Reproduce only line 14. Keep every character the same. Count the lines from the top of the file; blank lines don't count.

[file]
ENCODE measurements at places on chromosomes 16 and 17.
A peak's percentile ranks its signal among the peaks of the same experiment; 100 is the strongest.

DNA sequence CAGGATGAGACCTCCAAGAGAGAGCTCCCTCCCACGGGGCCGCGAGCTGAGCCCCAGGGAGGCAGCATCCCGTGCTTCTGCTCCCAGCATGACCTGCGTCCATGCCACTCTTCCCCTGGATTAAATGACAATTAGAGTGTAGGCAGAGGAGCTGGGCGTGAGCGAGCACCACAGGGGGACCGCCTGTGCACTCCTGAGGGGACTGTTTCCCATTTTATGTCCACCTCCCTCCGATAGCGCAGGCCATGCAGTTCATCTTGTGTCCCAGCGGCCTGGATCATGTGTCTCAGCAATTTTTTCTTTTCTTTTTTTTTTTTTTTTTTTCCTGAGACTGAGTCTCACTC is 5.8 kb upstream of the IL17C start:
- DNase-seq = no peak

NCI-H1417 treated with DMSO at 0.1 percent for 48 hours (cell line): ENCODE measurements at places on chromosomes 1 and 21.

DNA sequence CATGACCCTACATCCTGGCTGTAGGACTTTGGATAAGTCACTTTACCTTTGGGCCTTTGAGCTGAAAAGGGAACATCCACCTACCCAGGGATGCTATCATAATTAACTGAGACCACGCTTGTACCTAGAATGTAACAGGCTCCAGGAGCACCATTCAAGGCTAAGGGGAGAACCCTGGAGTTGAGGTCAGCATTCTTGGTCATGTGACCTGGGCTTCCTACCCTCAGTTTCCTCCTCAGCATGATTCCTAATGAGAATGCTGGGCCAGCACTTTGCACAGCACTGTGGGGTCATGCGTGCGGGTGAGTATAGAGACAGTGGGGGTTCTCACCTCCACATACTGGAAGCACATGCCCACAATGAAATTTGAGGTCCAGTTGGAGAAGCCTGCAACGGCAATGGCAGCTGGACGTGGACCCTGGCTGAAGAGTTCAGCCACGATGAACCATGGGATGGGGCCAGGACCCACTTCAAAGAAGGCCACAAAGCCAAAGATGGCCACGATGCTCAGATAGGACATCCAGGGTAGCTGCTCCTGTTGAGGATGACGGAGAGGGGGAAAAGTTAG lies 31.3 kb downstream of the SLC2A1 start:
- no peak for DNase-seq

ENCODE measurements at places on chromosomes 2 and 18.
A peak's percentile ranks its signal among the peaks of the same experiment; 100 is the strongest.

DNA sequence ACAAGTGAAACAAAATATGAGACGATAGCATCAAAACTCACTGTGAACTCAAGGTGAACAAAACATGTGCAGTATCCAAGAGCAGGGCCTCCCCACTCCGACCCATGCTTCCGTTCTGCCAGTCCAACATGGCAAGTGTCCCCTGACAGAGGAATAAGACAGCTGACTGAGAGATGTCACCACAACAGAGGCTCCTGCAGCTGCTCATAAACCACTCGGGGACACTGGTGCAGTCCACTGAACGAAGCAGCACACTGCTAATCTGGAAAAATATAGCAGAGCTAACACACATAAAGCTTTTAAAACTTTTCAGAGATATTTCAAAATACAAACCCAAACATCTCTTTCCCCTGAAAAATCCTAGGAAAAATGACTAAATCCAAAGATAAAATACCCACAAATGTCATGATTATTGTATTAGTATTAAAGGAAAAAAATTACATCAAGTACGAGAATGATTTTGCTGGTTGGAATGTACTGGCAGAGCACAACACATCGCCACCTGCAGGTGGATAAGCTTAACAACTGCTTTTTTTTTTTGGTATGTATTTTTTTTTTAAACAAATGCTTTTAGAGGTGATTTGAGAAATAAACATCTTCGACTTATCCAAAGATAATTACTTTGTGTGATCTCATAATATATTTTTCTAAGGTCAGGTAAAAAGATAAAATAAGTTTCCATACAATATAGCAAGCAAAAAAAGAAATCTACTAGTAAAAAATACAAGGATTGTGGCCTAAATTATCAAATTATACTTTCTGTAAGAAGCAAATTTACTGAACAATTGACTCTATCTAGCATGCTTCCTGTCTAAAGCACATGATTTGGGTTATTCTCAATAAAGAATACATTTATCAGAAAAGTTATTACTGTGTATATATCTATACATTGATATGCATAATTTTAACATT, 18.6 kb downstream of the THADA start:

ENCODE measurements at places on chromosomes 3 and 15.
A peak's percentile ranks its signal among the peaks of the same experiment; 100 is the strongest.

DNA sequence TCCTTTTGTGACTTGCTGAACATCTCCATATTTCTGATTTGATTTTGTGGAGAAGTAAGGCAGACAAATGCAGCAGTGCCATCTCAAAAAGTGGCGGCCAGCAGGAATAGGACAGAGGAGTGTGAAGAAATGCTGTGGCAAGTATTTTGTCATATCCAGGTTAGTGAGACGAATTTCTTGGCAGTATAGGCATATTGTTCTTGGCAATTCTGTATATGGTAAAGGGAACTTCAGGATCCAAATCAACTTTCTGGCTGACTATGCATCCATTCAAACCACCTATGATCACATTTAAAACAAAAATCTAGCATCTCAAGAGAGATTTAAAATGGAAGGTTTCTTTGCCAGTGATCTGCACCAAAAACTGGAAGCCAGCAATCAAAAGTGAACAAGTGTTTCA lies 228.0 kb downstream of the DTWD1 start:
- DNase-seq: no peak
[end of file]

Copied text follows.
- DNase-seq: no peak